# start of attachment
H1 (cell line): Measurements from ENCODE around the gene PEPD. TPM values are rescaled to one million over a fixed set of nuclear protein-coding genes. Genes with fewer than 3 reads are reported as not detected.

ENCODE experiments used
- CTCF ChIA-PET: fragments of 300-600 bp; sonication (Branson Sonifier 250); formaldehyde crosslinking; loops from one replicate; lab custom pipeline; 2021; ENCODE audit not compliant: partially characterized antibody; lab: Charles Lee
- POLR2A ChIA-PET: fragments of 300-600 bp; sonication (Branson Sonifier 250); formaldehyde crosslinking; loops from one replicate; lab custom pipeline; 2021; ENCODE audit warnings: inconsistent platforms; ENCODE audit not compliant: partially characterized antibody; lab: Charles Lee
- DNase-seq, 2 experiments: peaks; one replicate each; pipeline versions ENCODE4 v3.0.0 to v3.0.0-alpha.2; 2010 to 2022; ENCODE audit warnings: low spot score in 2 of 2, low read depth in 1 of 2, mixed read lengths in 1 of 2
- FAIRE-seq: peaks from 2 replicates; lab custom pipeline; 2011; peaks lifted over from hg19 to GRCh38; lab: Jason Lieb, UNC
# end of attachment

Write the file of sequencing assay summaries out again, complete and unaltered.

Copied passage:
H1 (cell line): Measurements from ENCODE around the gene PEPD. TPM values are rescaled to one million over a fixed set of nuclear protein-coding genes. Genes with fewer than 3 reads are reported as not detected.

ENCODE experiments used
- CTCF ChIA-PET: fragments of 300-600 bp; sonication (Branson Sonifier 250); formaldehyde crosslinking; loops from one replicate; lab custom pipeline; 2021; ENCODE audit not compliant: partially characterized antibody; lab: Charles Lee
- POLR2A ChIA-PET: fragments of 300-600 bp; sonication (Branson Sonifier 250); formaldehyde crosslinking; loops from one replicate; lab custom pipeline; 2021; ENCODE audit warnings: inconsistent platforms; ENCODE audit not compliant: partially characterized antibody; lab: Charles Lee
- DNase-seq, 2 experiments: peaks; one replicate each; pipeline versions ENCODE4 v3.0.0 to v3.0.0-alpha.2; 2010 to 2022; ENCODE audit warnings: low spot score in 2 of 2, low read depth in 1 of 2, mixed read lengths in 1 of 2
- FAIRE-seq: peaks from 2 replicates; lab custom pipeline; 2011; peaks lifted over from hg19 to GRCh38; lab: Jason Lieb, UNC